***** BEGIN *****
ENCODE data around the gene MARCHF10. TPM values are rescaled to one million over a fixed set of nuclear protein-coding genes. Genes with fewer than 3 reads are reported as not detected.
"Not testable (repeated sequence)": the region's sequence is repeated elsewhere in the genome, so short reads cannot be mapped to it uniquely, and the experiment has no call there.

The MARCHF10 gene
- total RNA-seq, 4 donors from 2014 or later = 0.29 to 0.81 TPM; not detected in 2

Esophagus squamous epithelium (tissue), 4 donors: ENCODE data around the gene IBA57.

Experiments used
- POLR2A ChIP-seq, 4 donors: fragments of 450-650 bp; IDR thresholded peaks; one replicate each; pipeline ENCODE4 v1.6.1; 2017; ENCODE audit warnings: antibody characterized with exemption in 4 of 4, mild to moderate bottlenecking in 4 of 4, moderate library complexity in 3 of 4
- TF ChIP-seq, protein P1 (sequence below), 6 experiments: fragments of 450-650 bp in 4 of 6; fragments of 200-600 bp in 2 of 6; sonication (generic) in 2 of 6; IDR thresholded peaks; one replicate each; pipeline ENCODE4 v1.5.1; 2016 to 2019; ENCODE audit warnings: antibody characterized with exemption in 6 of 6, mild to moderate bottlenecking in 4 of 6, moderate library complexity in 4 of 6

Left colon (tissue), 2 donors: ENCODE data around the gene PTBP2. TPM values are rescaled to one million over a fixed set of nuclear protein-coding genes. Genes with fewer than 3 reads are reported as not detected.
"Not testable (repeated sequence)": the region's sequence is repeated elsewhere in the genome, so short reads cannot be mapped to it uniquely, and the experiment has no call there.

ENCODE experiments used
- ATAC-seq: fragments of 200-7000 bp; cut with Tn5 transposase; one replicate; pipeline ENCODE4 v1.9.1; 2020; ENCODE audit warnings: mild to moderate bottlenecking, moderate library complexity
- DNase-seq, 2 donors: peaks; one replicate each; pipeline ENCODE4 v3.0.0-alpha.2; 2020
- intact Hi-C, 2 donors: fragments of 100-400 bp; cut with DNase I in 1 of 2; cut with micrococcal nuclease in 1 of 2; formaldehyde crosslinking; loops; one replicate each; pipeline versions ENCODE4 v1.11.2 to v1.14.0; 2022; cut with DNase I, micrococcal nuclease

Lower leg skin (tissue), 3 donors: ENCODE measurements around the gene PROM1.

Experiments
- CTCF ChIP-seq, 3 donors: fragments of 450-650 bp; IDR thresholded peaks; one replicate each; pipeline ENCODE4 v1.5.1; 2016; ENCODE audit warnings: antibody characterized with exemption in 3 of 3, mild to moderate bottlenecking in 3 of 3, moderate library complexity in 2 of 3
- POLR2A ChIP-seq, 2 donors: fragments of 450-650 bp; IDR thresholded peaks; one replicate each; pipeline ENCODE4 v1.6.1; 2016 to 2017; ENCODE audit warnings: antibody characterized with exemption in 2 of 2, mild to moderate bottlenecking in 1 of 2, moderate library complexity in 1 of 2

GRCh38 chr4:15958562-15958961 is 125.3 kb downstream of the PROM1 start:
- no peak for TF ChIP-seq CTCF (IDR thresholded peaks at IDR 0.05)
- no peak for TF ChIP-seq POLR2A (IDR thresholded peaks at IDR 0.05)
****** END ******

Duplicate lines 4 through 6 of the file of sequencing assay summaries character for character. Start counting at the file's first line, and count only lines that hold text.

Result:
- total RNA-seq, 4 donors from 2014 or later = 0.29 to 0.81 TPM; not detected in 2

Esophagus squamous epithelium (tissue), 4 donors: ENCODE data around the gene IBA57.

Experiments used